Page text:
I am a medical/psychological anthropologist with a research focus on embodiment, intersubjectivity, and cultural practices of self-cultivation. I am primarily interested in how people understand and experience existential distress, the institutions and practices that arise to address this distress, and what these experiences, institutions, and practices can tell us about local moral, phenomenological, and epistemological worlds.
Specifically, I am concerned with understanding how cultural meanings and representations become powerfully motivating for individual people, and how individuals can engage these meanings and representations improvisationally, and even idiosyncratically, to navigate questions of existence.
My work to date has taken the form of several intellectual projects, each of which has grappled with different aspects of these core themes.
Eating Disorders and Asceticism
My earliest work examined disciplines of asceticism (fasting, celibacy, deprivation of comfort) as culturally elaborated practices for negotiating gendered conceptions of morality. I focused on anorexia nervosa as a contemporary ascetic practice, interrogating the cultural dimensions of this condition as one in which particular, moralized forms of body ritual assume center stage.
Gender, Nationalism and Embodiment in a Mexican Convent
My dissertation research extended my work on gender, asceticism, and moral practice. The project concerned young women in training to become nuns in a Roman Catholic convent in Mexico and their experiences of religious vocation. I examined the ways the Sisters’ existential transformation proceeded in direct, everyday engagement with larger cultural concerns about Mexican nationalism and cultural identity in the face of an accelerated movement into the “first world.” I argued that the nuns’ bodily experiences in religious training became avenues for cultivating a gendered religious subjectivity that afforded them a third way between more traditional gendered expectations and American-style feminism. This research is the basis for my first book Jesus in Our Wombs: Embodying Modernity in a Mexican Convent (The University of California Press, 2005), as well as a number of articles.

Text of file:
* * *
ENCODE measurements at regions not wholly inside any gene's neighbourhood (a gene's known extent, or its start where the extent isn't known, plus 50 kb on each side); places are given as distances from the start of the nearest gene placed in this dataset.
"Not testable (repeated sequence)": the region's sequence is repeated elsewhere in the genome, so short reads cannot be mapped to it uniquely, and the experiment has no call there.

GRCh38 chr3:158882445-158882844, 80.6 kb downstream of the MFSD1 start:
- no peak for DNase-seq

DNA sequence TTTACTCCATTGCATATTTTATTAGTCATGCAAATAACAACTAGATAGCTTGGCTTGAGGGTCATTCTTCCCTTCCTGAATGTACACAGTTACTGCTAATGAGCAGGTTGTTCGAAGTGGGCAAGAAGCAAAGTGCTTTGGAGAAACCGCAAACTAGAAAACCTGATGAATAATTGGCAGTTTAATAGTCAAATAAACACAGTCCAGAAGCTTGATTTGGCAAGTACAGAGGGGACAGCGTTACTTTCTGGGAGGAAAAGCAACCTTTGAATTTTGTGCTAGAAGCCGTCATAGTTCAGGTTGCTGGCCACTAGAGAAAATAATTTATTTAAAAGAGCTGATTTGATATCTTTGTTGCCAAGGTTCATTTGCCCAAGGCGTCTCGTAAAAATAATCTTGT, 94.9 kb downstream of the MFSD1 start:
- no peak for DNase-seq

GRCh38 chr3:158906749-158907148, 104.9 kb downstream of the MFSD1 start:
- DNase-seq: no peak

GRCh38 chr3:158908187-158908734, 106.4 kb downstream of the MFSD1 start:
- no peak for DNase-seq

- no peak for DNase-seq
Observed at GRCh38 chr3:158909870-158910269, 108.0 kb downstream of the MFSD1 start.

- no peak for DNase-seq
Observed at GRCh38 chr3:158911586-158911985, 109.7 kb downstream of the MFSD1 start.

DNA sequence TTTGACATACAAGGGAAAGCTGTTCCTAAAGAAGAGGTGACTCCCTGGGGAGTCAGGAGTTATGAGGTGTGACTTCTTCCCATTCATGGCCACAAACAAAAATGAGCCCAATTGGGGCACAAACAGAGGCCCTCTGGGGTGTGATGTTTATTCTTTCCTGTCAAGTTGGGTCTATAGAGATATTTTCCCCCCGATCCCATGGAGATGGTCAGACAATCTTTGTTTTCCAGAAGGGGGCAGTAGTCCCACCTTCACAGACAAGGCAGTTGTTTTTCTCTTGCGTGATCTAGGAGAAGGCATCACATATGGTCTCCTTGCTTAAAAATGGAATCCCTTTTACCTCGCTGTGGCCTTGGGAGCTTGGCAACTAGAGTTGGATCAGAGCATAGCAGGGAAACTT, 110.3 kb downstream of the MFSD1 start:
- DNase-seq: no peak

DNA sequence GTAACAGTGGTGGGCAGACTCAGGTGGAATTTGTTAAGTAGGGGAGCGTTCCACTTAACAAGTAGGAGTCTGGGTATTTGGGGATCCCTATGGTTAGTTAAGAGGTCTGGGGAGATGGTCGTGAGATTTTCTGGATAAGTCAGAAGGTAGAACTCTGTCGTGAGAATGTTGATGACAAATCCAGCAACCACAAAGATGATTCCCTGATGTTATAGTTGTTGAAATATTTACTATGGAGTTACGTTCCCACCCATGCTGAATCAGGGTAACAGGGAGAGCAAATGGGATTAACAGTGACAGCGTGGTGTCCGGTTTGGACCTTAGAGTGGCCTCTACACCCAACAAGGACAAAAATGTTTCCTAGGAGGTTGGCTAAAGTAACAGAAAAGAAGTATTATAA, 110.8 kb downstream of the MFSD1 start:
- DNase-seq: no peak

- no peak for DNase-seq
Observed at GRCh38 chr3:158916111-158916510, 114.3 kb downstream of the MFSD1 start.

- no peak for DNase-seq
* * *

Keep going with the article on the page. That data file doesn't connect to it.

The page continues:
Latina Teen Suicide Attempts and Acculturative Stress
This work, which mobilizes my academic perspectives to address mental health issues, was undertaken collaboratively with Dr. Luis Zayas and Dr. Leo Cabassa of the George Warren Brown School of Social Work at Washington University. We wanted to better understand the phenomenon of Latina teen suicide attempts (more than three times the rates of other subgroups). We proposed a conceptual model and mixed-methods approach grounded in existing knowledge about acculturaltive stress and the paucity of adequate mental health care services for immigrant populations in the U.S. With Dr. Zayas as the Principal Investigator, this research was funded by an NIMH R01 grant and produced several articles.
Eating Disorders and Cultures of Recovery
Over the past 25 years I have been engaged in critical medical anthropological work on eating disorders as syndromes that both manifest and challenge dominant cultural notions of gender, agency, and moral personhood. I have been particularly interested in how models of eating disorders enfold and prescribe certain kinds of gendered subjectivity as healthy, while excluding or pathologizing others. My work in this area engages questions of how the body figures into (or disappears from) operating etiological explanations of these conditions, how “healthy” agency is implicitly gendered in dominant models and techniques of recovery, and how presumptions about the “correct” female sexual body informs understandings of eating disorders and the interventions used to treat them. I been especially interested in how the structures and practices of managed mental health care mirror and exacerbate the core dynamics of eating disorders themselves, making recovery within this system especially fraught. This work produced several articles, and culminated in my most recent book, Famished: Eating Disorders and Failed Care in America (The University of California Press, 2019), which was recognized with the Victor Turner Prize for Ethnographic Writing and the Ellen Basker Prize in Medical Anthropology.